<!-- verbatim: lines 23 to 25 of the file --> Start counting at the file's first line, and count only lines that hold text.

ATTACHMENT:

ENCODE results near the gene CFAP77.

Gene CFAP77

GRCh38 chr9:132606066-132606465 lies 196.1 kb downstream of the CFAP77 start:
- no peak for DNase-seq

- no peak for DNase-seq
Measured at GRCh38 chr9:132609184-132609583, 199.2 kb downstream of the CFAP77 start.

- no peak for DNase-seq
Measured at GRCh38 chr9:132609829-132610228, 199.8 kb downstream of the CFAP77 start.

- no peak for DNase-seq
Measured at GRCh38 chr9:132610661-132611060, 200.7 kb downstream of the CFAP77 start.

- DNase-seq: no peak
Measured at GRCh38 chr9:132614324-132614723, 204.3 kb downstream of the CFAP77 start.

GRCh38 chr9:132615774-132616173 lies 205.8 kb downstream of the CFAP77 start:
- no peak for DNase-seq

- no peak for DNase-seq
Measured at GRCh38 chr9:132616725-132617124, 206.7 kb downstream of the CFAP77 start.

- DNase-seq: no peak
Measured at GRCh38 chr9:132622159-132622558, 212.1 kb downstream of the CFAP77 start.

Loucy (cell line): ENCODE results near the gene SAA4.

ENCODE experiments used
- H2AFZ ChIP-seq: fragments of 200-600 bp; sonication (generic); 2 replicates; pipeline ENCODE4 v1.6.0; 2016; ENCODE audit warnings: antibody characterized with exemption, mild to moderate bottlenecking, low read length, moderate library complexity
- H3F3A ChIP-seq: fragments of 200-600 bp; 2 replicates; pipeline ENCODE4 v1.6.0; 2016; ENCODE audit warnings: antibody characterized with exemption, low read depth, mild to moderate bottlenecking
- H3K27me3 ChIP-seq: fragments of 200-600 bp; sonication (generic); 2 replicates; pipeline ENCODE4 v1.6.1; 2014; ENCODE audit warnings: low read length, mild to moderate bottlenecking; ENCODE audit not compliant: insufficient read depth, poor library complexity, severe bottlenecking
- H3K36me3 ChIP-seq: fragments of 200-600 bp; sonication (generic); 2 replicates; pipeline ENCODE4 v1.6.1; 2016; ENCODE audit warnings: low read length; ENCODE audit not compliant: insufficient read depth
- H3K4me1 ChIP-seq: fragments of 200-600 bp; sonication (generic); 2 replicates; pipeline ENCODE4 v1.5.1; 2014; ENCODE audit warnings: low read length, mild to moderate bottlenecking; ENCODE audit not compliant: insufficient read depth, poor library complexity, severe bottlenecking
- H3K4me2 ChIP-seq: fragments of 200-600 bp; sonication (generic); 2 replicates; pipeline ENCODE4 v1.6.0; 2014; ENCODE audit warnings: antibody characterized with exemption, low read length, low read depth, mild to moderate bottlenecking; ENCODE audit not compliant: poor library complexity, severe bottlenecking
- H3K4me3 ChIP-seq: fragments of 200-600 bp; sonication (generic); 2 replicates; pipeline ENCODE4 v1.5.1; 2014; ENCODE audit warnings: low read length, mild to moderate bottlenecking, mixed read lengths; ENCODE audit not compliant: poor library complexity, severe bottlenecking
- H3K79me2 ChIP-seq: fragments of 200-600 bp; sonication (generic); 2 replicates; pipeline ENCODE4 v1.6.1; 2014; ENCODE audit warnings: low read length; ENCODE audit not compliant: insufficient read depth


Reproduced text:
- H3K27me3 ChIP-seq: fragments of 200-600 bp; sonication (generic); 2 replicates; pipeline ENCODE4 v1.6.1; 2014; ENCODE audit warnings: low read length, mild to moderate bottlenecking; ENCODE audit not compliant: insufficient read depth, poor library complexity, severe bottlenecking
- H3K36me3 ChIP-seq: fragments of 200-600 bp; sonication (generic); 2 replicates; pipeline ENCODE4 v1.6.1; 2016; ENCODE audit warnings: low read length; ENCODE audit not compliant: insufficient read depth
- H3K4me1 ChIP-seq: fragments of 200-600 bp; sonication (generic); 2 replicates; pipeline ENCODE4 v1.5.1; 2014; ENCODE audit warnings: low read length, mild to moderate bottlenecking; ENCODE audit not compliant: insufficient read depth, poor library complexity, severe bottlenecking